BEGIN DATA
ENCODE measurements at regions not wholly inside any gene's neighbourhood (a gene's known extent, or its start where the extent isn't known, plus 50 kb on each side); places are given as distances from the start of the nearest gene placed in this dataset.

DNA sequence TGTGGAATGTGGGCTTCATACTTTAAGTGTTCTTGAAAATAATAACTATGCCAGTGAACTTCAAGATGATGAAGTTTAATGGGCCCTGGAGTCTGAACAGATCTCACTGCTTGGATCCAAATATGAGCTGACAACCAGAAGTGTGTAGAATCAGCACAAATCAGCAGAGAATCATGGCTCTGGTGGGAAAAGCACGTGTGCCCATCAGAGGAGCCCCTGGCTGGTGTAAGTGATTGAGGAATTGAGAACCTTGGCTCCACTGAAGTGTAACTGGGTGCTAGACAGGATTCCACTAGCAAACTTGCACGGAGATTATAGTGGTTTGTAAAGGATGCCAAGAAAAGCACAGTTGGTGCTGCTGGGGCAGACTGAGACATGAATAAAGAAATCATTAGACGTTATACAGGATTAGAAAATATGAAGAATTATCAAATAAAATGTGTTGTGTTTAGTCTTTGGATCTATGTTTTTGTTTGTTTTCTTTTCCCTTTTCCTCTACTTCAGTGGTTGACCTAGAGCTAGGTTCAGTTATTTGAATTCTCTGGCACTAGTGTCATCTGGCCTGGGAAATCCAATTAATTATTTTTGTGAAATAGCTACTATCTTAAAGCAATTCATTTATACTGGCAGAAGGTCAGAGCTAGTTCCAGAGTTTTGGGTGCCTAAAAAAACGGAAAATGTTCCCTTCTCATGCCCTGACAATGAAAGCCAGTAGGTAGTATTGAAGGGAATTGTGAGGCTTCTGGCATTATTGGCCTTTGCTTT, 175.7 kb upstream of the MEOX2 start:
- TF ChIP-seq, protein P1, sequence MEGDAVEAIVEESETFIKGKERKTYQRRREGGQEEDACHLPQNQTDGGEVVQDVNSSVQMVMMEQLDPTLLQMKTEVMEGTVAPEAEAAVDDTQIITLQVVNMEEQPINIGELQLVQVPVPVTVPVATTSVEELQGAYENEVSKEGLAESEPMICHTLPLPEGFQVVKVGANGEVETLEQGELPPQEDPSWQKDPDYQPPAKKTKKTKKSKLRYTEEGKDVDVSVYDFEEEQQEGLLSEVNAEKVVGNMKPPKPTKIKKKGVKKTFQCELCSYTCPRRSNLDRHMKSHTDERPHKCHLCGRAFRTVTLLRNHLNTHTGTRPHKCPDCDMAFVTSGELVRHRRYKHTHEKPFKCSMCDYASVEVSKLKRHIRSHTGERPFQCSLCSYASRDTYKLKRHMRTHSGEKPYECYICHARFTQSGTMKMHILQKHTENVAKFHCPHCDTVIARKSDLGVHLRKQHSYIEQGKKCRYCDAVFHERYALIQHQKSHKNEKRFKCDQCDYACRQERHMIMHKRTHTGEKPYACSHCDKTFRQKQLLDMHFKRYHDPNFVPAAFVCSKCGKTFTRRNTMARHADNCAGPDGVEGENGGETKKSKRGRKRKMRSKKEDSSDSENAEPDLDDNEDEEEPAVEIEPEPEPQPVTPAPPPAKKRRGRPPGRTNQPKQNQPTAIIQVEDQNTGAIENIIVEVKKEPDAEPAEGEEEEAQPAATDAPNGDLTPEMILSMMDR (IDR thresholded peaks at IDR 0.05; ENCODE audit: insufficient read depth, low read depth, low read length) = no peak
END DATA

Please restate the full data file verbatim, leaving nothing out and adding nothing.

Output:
ENCODE measurements at regions not wholly inside any gene's neighbourhood (a gene's known extent, or its start where the extent isn't known, plus 50 kb on each side); places are given as distances from the start of the nearest gene placed in this dataset.

DNA sequence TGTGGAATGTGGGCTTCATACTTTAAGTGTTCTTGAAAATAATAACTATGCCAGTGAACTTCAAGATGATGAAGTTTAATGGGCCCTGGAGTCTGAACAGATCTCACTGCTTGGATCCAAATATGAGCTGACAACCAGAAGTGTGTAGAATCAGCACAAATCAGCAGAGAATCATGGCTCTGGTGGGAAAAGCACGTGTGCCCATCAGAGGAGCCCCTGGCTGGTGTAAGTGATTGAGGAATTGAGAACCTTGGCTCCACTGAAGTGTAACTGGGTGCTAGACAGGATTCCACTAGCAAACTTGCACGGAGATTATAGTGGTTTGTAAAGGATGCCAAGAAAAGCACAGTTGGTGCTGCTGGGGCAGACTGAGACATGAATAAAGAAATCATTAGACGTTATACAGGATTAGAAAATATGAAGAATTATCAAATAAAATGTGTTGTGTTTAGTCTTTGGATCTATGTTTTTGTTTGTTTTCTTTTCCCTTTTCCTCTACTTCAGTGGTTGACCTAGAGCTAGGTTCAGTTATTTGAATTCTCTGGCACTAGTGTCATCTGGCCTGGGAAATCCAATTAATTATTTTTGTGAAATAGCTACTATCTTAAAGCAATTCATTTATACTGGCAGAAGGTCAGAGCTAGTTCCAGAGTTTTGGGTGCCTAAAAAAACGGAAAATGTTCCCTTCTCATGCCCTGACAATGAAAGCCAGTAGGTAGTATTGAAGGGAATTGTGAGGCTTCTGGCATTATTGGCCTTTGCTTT, 175.7 kb upstream of the MEOX2 start:
- TF ChIP-seq, protein P1, sequence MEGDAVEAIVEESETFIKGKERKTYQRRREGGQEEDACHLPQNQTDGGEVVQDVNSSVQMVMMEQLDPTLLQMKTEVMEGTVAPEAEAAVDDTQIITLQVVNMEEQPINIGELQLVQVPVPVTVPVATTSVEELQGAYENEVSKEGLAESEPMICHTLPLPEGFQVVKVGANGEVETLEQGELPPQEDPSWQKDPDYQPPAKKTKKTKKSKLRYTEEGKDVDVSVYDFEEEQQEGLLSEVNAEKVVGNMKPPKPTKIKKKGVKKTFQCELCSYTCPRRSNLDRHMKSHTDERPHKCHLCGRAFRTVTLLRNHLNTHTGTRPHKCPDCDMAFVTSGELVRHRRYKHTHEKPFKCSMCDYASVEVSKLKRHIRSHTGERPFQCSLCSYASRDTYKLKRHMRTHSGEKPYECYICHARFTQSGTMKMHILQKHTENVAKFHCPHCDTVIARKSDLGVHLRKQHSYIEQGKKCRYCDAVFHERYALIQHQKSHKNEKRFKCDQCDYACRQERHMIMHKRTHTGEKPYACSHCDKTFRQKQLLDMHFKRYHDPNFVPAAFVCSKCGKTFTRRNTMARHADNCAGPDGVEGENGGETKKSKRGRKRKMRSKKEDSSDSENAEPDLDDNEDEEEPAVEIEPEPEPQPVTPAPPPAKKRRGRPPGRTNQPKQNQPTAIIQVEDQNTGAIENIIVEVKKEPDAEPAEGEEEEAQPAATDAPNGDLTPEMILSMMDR (IDR thresholded peaks at IDR 0.05; ENCODE audit: insufficient read depth, low read depth, low read length) = no peak